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Words in the News
 
Monday 22 December 2003
 
Libya and the Arabs
 
Colonel Gadaffi Libya's announcement that it is giving up plans to develop weapons of mass destruction has caused surprise and consternation in the Arab world. This report from Roger Hardy.
 
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Colonel Gaddafi may have had his own, Libyan, reasons for taking his surprise decision. But he must also have been aware that it would remind his fellow-Arabs of their collective weakness in the face of an assertive American superpower. After all, the Libyan leader had seized power in 1969 as a champion of a radical form of Arab nationalism. He'd seen himself as the political heir of the Egyptian president, Gamal Abdel-Nasser, who had captured Arab hearts with his defiance of the West and his calls for Arab unity.

But those heady days are long gone. Now each Arab state is left pursuing its own self-interest. Even the idea - put forward by a number of Arab officials - that the Libyan move puts pressure on Israel to abandon its undeclared nuclear programme is based more on hope than realism. Israel has no such intention; nor is it under American pressure to do so. The Arab state that will now feel uncomfortably isolated as a result of Colonel Gaddafi's decision is Syria. It too stands accused by Washington of developing weapons of mass destruction, as well as supporting groups the Bush administration regards as terrorist.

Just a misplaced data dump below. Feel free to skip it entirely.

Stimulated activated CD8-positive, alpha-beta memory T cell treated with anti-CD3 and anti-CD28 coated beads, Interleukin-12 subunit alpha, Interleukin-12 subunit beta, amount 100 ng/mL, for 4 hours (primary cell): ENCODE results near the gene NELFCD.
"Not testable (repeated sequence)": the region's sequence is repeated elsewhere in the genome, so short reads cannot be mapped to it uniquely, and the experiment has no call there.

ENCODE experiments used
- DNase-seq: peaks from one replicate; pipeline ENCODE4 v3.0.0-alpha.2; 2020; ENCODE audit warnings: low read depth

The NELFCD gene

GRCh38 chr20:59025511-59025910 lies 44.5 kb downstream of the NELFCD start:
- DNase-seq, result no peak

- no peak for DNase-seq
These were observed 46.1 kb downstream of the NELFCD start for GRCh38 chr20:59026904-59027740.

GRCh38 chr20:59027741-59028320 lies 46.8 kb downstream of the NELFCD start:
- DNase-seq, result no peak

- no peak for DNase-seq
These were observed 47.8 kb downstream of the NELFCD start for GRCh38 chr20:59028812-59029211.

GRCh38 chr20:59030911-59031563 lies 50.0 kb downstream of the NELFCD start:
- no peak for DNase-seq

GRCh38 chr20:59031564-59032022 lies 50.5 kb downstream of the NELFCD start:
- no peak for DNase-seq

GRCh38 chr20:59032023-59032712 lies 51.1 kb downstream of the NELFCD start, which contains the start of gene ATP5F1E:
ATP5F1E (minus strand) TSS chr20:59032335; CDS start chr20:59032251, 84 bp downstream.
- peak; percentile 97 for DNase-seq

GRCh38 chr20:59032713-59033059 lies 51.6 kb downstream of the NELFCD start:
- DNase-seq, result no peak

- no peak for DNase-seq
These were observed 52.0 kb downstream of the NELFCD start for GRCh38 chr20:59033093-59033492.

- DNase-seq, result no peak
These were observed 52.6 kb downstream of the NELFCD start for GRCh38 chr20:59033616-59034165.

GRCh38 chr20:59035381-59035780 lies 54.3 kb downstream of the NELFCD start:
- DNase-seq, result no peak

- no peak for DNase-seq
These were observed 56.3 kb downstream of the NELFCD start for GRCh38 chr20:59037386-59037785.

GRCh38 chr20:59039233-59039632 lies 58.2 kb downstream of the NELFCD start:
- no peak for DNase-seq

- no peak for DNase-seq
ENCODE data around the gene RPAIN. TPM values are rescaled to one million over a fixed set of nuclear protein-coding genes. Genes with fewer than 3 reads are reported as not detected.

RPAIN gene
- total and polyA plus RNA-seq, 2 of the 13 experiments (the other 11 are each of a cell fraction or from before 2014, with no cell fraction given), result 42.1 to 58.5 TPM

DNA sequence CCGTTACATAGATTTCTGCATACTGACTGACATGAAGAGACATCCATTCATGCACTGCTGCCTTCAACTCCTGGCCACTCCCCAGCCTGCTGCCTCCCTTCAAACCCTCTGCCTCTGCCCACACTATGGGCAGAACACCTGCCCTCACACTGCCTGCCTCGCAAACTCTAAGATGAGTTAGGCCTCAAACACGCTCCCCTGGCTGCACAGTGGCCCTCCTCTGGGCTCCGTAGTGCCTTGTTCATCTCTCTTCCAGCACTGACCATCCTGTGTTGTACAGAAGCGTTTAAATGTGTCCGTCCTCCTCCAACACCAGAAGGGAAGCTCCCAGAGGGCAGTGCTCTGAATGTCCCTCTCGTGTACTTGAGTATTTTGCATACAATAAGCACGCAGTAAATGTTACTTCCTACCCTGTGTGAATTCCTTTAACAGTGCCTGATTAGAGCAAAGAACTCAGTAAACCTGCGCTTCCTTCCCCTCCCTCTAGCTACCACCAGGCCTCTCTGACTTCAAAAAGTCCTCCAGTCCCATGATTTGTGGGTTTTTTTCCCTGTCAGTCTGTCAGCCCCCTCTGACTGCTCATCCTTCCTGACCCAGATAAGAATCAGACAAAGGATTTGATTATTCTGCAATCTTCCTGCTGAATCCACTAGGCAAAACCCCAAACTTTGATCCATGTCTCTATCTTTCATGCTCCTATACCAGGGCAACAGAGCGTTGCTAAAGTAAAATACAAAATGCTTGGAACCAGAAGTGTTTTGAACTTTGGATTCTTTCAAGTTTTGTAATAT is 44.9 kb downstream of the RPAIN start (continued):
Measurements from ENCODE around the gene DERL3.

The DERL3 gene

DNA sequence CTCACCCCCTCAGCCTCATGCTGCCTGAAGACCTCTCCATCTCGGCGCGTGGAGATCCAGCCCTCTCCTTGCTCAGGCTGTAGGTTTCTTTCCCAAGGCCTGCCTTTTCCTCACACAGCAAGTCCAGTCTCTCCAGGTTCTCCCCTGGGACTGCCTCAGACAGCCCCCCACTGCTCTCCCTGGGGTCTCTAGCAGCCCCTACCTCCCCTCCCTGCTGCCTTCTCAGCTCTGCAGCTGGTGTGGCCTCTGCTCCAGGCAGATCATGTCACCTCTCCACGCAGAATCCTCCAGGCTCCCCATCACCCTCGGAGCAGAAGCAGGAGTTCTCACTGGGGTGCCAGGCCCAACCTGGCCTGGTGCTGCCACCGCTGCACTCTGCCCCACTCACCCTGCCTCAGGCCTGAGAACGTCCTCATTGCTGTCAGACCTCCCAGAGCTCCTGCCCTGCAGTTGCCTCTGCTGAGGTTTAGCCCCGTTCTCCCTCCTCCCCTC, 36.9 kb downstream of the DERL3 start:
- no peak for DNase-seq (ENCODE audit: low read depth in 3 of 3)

Roger Hardy, BBC
 
 
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had his own... reasons
 
if you have your own reasons for doing something you have specific circumstances which make you do it
 
collective weakness
 
not having, together, much power
 
assertive
 
someone who is assertive acts in a forceful way
 
the political heir
 
someone who works or thinks in the same way as a former leader
 
captured Arab hearts
 
gained the full support of Arab people
 
heady days
 
here, a time when there is enthusiasm and optimism for a cause
 
long gone
 
past, finished
 
pursuing its own self-interest
 
only interested in its own goals and ambitions
 
based more on hope than realism
 
here, unlikely to happen
 
uncomfortably isolated
 
its traditional friends and supporters have left it
 
 
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